Topic: Science & Technology
A New Scientist report entitled "Pay up, you are being watched" describes a study which provides a clue as to why people behave altruistically.
[Researchers Terry Burnham] and Brian Hare pitted 96 volunteers against each other anonymously in games where they donate money or withhold it. Donating into a communal pot would yield the most money, but only if others donated too.If true, this suggests that people who act altruistically may actually be doing so for deep-seated subconscious reasons, and not necessarily because they are consciously seeking favours in return.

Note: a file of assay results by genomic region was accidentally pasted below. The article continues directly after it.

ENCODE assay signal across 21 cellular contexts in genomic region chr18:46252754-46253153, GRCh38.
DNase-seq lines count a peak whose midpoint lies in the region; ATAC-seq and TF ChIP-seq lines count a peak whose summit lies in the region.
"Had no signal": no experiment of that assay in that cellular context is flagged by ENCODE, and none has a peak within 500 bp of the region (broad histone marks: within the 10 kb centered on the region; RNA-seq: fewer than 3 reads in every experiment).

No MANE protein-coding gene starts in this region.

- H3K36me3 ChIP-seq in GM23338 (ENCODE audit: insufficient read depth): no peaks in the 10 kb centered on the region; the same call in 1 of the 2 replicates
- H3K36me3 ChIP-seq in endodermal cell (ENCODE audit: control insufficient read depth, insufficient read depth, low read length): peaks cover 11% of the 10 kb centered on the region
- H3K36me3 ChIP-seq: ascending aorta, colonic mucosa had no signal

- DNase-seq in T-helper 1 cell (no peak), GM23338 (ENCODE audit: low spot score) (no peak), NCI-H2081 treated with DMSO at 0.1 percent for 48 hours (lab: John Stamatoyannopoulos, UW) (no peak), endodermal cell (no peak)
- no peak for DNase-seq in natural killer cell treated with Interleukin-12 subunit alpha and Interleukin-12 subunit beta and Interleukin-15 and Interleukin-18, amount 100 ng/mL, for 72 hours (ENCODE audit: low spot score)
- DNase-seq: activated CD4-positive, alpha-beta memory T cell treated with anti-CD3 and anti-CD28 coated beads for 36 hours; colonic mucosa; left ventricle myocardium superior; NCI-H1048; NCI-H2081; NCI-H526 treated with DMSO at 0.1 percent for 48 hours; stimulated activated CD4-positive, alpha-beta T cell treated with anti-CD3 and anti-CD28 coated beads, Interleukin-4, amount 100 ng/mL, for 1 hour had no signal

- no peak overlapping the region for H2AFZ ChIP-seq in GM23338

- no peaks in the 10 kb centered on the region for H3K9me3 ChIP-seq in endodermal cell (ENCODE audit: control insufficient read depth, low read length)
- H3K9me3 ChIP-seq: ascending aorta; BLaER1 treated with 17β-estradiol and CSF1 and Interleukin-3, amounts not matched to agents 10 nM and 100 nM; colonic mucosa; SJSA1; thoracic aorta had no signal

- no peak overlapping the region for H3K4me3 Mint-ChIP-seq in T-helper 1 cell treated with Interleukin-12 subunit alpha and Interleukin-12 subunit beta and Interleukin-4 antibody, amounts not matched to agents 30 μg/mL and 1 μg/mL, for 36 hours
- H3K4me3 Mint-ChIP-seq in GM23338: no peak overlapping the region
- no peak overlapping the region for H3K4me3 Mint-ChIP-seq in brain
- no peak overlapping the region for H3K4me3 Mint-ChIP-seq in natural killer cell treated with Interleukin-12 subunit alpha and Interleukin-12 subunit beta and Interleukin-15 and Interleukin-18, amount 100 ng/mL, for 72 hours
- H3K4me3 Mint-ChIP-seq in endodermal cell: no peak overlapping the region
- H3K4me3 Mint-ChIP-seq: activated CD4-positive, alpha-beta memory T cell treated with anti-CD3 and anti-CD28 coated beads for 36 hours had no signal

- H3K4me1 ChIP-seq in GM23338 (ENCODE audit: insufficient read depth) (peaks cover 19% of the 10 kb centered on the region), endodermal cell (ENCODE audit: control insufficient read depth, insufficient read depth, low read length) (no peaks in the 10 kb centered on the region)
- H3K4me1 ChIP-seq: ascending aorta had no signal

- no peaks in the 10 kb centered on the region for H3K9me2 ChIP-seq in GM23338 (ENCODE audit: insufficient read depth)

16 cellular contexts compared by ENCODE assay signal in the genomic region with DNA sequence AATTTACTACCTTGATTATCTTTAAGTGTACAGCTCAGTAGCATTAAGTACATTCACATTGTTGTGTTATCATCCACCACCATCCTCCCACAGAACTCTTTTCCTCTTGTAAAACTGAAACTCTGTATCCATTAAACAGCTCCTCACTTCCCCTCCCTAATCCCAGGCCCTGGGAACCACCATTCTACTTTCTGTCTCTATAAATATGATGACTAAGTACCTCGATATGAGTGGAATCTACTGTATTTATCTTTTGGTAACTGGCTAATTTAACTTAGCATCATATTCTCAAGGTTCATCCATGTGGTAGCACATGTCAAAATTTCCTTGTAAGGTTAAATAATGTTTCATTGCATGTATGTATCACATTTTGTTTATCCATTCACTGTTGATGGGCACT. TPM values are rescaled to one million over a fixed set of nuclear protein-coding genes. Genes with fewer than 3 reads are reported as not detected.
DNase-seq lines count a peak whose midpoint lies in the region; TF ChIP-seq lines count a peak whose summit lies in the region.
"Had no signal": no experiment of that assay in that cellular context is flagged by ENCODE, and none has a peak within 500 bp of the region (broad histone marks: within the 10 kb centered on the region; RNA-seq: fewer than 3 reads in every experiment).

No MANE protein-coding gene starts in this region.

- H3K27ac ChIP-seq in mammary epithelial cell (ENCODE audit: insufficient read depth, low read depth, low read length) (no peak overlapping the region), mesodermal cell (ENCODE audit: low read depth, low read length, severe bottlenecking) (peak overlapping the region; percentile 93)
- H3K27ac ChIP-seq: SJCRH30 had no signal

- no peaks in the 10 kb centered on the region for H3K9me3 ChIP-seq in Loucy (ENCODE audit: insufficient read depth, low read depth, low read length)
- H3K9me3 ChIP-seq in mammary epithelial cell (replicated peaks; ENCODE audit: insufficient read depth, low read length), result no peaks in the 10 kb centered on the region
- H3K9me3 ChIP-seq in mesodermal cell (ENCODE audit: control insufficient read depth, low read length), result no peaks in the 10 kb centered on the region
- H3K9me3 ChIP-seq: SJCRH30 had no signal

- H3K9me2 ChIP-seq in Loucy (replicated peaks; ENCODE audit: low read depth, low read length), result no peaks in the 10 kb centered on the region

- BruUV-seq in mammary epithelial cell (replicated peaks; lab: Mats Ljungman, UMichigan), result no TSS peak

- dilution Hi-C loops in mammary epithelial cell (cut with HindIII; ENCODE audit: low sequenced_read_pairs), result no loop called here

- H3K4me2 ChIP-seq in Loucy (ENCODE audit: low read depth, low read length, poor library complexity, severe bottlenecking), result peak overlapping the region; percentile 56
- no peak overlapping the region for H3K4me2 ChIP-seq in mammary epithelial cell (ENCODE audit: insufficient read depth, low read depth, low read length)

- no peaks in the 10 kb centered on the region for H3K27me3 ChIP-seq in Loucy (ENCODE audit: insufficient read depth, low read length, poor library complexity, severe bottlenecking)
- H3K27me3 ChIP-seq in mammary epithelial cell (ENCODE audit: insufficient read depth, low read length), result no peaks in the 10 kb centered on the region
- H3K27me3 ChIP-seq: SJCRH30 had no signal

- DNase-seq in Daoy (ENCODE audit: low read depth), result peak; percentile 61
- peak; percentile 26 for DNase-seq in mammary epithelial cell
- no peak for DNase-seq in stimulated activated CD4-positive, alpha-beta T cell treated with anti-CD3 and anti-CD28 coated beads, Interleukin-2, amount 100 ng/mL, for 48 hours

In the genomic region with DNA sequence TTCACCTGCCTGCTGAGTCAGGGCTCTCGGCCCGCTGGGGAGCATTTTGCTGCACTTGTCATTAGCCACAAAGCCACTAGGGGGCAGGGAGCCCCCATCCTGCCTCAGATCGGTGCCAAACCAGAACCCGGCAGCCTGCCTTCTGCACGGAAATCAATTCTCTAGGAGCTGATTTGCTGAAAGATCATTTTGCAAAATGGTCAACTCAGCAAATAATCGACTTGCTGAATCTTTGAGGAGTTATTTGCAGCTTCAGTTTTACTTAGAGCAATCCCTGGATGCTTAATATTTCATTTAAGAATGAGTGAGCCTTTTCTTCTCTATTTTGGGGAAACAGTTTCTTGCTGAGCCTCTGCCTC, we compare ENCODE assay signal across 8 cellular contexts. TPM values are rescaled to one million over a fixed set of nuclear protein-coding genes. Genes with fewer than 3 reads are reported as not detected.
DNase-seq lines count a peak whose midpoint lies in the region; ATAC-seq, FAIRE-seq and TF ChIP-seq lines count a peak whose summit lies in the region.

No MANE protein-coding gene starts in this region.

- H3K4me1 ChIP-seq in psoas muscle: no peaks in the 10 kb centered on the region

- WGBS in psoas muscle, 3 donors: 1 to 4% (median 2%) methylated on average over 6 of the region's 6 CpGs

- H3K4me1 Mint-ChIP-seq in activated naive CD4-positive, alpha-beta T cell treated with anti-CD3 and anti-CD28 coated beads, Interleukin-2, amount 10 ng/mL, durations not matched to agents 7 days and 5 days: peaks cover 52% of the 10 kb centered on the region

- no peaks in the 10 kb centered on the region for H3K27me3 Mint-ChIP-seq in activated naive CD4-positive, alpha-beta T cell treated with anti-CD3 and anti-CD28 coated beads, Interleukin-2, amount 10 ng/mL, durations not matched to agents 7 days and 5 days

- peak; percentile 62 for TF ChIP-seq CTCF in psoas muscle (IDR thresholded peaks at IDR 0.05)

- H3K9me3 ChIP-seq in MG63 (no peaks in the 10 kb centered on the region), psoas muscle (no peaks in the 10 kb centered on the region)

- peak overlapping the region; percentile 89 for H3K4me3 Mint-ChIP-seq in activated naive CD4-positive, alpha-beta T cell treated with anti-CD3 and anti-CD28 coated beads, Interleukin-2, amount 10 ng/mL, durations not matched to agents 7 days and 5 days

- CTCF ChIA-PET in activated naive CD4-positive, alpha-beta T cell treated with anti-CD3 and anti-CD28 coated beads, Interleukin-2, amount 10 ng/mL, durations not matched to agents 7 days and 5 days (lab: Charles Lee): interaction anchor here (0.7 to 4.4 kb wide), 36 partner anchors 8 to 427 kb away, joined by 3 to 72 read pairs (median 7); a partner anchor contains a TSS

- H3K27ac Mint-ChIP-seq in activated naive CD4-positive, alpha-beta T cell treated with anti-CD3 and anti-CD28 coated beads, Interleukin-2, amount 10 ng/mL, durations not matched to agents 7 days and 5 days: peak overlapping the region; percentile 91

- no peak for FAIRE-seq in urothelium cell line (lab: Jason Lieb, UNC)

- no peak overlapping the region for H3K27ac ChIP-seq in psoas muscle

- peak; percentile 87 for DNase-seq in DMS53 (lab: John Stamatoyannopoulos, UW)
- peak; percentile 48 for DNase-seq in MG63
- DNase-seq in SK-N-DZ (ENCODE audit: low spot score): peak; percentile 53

The researchers split the group into two. Half made their choices undisturbed at a computer screen, while the others were faced with a photo of Kismet - ostensibly not part of the experiment. The players who gazed at the cute robot gave 30 per cent more to the pot than the others. Burnham and Hare believe that at some subconscious level they were aware of being watched. Being seen to be generous might mean an increased chance of receiving gifts in future or less chance of punishment, they will report in Human Nature.
This seems a reasonable postulate. People do not always act on purely rational grounds. The subconscious plays an important part. After all, isn't that how conscience works?